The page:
Advantage 1 privacy (short version)

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TS Big Data matters

IT causes overload and trades off with Humint – that’s Volz and Margolis

TS no resource wars

Our Johnson ev lists multiple other internal links – such as deep animosities between countries and hostile foreign powers

TS HumInt fails

That assumes status quo failure caused by big data

Its vital to solve the largest threats – that’s Johnson

HUMINT key to success to counter state and non-state threats.

Wilkinson ‘13

Kevin R. Wilkinson – United States Army War College. The author is a former Counterintelligence Company Commander, 205th Military Intelligence Battalion. This thesis paper was overseen by Professor Charles D. Allen of the Department of Command Leadership and Management. This manuscript is submitted in partial fulfillment of the requirements of the Master of Strategic Studies Degree. The U.S. Army War College is accredited by the Commission on Higher Education of the Middle States Association of Colleges and Schools – “Unparalleled Need: Human Intelligence Collectors in the United States Army” - March 2013 -

In the twenty-first century, the role of HUMINT is more important than ever. As employed during the Cold War, a significant portion of intelligence was collected using SIGINT and GEOINT methods. The COE assessment now discerns a hybrid threat encompassing both conventional and asymmetric warfare, which is difficult to obtain using SIGINT and GEOINT alone. Unlike other intelligence collection disciplines, environmental conditions such as weather or terrain do not hinder HUMINT collectors.12 HUMINT collection played a key role during Operation IRAQI FREEDOM. OIF was initially a force-on-force ground war using traditional maneuver forces. After six months of conventional conflict and on the verge of defeat, the Iraqi armed forces, with the assistance of insurgents, employed asymmetrical warfare. The continuation of conventional warfare paired with the asymmetric threat created a hybrid threat. HUMINT is effective when countering a conventional threat that consists of large signatures, such as discerning troop movement. However, it becomes invaluable when presented with an asymmetrical threat that entails a smaller signature, such as focusing on groups of insurgents, which other intelligence collection disciplines cannot solely collect on.

TS accumulo solves and no tradeoff

Group it

There is a tradeoff – that’s above

( ) Accumulo’s not responsive to our human intel internal link. Even if NSA can process a large quantity of data, the quality’s low unless HUMINT’s involved.

( ) Accumulo fails – Boston Marathon proves it doesn’t find the needle.

Konkel ‘13

Frank Konkel is the editorial events editor for Government Executive Media Group and a technology journalist for its publications. He writes about emerging technologies, privacy, cybersecurity, policy and other issues at the intersection of government and technology. He began writing about technology at Federal Computer Week. Frank is a graduate of Michigan State University. “NSA shows how big 'big data' can be” - FCW - Federal Computer Week is a magazine covering technology - Jun 13, 2013 -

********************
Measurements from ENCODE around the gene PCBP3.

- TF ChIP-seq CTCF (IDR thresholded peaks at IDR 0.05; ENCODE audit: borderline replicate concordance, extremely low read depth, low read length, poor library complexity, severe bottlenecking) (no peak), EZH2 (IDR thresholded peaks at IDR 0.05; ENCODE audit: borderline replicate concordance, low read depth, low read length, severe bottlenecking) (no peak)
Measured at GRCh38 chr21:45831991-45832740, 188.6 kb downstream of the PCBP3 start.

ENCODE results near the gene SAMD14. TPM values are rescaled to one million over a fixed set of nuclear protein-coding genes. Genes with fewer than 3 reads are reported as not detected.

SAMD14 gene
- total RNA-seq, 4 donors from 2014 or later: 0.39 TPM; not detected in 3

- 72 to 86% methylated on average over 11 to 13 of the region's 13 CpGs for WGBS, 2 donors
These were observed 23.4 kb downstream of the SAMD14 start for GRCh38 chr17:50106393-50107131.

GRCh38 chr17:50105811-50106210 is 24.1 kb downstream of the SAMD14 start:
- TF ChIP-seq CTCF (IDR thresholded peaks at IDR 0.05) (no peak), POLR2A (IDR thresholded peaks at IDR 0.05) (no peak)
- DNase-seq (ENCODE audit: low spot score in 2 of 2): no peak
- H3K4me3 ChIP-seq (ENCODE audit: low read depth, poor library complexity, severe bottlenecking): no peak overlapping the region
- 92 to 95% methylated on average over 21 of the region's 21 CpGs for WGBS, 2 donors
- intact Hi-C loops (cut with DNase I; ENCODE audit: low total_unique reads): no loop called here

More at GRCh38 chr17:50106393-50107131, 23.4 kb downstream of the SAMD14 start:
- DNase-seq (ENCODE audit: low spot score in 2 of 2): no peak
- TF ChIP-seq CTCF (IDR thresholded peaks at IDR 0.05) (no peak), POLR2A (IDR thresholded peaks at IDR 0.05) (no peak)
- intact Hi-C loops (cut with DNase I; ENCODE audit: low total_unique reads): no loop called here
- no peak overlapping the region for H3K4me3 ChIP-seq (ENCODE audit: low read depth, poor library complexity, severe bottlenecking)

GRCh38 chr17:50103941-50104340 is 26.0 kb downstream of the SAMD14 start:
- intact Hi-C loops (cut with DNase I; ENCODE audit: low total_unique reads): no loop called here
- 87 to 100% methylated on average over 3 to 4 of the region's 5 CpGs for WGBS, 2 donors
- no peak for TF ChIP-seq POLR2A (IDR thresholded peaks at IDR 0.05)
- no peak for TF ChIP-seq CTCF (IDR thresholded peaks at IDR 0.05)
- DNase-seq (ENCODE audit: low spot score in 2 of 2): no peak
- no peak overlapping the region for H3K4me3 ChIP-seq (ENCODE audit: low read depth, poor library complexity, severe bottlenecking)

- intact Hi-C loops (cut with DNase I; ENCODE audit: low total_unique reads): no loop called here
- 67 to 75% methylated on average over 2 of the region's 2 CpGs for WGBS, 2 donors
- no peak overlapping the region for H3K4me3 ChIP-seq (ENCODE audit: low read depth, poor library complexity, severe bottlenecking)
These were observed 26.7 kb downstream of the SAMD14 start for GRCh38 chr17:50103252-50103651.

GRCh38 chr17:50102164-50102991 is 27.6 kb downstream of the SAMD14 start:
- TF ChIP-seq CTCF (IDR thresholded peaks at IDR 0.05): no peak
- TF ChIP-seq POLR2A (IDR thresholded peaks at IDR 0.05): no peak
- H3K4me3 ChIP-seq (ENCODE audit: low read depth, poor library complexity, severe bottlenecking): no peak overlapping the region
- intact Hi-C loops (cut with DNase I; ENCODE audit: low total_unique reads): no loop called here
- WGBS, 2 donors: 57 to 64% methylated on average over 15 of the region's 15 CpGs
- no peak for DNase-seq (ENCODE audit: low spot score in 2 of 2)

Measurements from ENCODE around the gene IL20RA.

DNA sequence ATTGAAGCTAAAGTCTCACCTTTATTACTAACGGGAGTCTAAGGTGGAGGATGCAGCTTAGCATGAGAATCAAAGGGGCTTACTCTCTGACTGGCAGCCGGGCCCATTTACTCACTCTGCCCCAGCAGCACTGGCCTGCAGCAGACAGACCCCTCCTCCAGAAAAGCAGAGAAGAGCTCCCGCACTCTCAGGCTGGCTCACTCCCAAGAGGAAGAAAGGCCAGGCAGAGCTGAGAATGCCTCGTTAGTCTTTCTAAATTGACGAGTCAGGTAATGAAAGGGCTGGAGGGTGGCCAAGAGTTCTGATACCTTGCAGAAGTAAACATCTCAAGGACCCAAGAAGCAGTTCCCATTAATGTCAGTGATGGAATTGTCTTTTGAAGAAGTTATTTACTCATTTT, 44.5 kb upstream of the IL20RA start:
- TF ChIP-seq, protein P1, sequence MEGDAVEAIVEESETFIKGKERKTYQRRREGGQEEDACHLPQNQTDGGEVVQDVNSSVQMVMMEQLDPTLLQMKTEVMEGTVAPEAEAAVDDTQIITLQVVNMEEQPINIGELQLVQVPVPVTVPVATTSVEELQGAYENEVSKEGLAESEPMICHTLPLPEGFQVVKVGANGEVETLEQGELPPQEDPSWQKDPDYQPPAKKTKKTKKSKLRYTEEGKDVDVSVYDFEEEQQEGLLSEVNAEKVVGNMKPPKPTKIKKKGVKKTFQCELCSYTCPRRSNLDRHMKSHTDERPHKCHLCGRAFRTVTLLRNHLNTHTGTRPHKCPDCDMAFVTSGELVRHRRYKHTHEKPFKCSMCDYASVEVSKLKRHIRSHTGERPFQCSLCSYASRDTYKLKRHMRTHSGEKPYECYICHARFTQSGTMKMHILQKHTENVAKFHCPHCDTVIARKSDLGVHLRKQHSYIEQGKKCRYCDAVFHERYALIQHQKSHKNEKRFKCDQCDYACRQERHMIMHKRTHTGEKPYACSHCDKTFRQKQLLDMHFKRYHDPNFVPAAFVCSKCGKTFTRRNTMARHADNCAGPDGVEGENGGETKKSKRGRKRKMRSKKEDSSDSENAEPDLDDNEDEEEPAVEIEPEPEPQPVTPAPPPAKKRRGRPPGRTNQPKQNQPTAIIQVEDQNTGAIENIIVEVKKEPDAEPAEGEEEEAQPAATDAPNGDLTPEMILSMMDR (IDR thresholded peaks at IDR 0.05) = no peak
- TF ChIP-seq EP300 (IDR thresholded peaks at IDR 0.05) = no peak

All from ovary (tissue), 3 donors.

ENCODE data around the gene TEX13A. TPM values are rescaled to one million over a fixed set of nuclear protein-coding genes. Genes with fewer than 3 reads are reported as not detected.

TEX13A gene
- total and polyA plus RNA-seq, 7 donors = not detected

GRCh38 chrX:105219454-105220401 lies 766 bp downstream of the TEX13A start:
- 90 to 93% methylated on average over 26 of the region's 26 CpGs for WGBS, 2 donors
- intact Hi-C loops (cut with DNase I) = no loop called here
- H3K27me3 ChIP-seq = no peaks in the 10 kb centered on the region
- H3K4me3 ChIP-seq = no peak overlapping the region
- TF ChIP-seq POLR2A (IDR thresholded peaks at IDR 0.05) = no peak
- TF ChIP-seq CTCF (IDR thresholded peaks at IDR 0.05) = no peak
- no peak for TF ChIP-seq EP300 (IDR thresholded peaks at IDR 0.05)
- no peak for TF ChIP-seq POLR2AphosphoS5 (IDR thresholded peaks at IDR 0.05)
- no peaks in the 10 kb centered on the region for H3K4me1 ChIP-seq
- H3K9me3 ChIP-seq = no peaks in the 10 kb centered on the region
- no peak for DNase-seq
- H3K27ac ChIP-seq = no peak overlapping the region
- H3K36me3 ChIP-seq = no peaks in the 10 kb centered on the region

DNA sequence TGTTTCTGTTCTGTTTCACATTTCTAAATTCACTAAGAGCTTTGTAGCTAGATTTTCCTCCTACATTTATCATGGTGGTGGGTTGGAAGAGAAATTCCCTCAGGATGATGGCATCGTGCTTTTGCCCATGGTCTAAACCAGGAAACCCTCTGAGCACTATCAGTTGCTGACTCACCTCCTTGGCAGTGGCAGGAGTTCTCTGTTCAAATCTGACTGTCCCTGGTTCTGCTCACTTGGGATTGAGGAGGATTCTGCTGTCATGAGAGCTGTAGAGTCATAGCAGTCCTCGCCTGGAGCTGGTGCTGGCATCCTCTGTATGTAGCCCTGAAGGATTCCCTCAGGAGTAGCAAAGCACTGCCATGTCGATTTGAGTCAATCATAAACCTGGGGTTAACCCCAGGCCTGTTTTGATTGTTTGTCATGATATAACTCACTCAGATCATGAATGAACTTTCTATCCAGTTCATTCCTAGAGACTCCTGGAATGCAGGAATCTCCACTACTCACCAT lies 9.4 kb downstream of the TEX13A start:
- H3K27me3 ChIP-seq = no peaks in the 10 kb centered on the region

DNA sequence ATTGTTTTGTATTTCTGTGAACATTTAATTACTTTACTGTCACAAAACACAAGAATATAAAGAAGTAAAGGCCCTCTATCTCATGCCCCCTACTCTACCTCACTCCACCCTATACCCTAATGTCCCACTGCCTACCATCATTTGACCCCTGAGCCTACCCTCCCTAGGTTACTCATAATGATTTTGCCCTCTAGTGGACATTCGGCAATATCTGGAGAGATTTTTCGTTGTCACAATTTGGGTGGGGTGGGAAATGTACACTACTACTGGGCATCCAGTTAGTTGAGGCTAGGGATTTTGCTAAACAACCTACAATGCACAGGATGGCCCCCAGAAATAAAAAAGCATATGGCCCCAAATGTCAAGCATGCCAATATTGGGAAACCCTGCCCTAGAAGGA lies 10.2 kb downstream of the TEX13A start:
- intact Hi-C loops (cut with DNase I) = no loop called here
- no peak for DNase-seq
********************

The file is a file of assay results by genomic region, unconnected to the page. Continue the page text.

As reported by Information Week, the NSA relies heavily on Accumulo, "a highly distributed, massively parallel processing key/value store capable of analyzing structured and unstructured data" to process much of its data. NSA's modified version of Accumulo, based on Google's BigTable data model, reportedly makes it possible for the agency to analyze data for patterns while protecting personally identifiable information – names, Social Security numbers and the like. Before news of Prism broke, NSA officials revealed a graph search it operates on top of Accumulo at a Carnegie Melon tech conference. The graph is based on 4.4 trillion data points, which could represent phone numbers, IP addresses, locations, or calls made and to whom; connecting those points creates a graph with more than 70 trillion edges. For a human being, that kind of visualization is impossible, but for a vast, high-end computer system with the right big data tools and mathematical algorithms, some signals can be pulled out. Rep. Mike Rogers (R-Mich.), chairman of the House Intelligence Committee, publicly stated that the government's collection of phone records thwarted a terrorist plot inside the United States "within the last few years," and other media reports have cited anonymous intelligence insiders claiming several plots have been foiled. Needles in endless haystacks of data are not easy to find, and the NSA's current big data analytics methodology is far from a flawless system, as evidenced by the April 15 Boston Marathon bombings that killed three people and injured more than 200. The bombings were carried out by Chechen brothers Dzhokhar and Tamerlan Tsarnaev, the latter of whom was previously interviewed by the Federal Bureau of Investigation after the Russian Federal Security Service notified the agency in 2011 that he was a follower of radical Islam. The brothers had made threats on Twitter prior to their attack as well, meaning several data points of suspicious behavior existed, yet no one detected a pattern in time to prevent them from setting off bombs in a public place filled with people. "We're still in the genesis of big data, we haven't even scratched the surface yet," said big data expert Ari Zoldan, CEO of New-York-based Quantum Networks. "In many ways, the technology hasn't evolved yet, it's still a new industry."

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